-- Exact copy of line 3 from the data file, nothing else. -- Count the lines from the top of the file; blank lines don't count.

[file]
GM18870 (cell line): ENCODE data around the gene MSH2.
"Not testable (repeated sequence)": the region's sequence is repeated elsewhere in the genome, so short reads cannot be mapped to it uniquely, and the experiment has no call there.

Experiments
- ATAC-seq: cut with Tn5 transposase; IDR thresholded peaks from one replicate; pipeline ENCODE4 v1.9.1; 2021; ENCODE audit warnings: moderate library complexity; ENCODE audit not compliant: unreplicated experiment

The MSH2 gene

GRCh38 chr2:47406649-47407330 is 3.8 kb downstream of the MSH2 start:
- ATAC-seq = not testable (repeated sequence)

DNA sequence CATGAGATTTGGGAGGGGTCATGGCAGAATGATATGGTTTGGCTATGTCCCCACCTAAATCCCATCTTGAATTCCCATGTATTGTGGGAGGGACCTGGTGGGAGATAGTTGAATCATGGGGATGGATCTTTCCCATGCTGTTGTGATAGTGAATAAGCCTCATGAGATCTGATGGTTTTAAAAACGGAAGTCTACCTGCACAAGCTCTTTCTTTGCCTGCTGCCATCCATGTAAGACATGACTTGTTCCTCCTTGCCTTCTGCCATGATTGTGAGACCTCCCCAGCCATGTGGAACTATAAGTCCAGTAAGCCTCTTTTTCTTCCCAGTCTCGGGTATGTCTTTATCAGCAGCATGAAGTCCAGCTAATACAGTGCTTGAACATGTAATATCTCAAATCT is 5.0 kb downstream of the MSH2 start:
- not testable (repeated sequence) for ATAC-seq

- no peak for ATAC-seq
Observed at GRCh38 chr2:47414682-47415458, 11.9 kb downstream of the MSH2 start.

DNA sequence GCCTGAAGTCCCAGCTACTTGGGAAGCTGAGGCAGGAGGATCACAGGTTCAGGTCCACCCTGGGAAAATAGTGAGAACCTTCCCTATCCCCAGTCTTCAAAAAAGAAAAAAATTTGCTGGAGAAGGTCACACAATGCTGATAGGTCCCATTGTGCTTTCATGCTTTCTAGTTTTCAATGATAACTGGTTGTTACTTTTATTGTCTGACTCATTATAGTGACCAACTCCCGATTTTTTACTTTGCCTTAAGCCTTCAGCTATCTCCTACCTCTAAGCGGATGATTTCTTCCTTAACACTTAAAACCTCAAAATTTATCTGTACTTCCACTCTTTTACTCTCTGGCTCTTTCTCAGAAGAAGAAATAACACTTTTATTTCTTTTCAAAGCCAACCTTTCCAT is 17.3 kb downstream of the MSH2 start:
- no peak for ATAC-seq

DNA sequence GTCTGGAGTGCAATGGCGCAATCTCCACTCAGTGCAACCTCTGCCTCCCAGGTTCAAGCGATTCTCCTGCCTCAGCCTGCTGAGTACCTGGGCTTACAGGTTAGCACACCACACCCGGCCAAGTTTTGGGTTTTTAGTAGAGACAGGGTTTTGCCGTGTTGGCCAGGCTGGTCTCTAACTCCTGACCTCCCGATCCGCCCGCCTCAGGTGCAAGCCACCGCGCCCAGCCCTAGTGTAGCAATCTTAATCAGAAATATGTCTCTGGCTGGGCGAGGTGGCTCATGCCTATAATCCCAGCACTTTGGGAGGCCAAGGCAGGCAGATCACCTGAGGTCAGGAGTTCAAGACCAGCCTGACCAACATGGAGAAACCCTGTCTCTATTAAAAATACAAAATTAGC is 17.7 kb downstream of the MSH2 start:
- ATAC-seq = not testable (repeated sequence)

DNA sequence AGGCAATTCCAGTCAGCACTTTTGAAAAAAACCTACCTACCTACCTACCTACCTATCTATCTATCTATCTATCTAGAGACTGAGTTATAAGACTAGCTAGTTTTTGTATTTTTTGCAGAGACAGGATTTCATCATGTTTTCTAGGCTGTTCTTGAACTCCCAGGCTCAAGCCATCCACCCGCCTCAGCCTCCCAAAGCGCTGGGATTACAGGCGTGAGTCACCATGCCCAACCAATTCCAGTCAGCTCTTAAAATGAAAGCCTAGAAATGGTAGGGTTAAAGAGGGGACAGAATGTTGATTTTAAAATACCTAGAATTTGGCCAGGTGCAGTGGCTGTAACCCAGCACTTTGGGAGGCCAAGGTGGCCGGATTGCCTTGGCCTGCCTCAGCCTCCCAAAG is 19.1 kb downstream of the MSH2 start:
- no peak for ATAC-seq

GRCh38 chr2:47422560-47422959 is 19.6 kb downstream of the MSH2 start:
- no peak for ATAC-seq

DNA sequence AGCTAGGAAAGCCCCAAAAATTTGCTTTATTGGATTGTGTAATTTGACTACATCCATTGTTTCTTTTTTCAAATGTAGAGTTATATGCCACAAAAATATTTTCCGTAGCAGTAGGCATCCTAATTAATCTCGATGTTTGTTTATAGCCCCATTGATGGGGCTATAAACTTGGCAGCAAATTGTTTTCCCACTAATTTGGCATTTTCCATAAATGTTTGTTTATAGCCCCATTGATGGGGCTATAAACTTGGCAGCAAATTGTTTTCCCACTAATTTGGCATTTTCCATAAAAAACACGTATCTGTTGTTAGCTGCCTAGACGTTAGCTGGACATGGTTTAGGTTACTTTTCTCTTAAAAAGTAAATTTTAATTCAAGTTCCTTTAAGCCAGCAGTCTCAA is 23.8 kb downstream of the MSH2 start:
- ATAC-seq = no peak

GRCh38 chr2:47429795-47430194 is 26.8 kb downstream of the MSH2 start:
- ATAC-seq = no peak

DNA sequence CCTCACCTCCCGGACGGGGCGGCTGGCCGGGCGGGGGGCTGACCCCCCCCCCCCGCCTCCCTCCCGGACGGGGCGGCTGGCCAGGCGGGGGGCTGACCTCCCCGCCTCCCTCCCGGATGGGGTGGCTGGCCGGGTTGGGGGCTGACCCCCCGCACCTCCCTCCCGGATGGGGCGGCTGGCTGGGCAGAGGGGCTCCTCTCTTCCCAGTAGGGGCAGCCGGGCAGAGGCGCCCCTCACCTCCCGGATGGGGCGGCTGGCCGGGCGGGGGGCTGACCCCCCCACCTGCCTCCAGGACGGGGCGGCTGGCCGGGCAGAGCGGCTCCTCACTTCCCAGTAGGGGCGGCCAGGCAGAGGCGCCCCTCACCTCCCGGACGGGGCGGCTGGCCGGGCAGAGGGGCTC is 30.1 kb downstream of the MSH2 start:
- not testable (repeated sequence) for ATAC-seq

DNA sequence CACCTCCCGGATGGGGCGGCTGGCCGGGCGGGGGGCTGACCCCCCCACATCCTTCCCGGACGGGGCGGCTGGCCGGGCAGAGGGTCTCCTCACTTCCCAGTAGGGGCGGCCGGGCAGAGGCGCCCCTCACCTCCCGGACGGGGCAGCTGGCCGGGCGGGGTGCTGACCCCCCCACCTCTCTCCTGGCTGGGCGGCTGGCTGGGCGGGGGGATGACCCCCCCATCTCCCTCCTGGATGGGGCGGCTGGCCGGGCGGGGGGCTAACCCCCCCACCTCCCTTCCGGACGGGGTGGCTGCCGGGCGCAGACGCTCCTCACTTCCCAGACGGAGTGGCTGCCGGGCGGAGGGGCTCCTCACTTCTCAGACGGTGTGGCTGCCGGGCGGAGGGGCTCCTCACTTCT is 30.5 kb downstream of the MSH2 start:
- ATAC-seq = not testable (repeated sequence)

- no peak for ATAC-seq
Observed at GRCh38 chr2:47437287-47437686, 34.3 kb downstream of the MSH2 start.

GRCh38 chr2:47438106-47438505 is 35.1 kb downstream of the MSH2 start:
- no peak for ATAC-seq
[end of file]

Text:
Experiments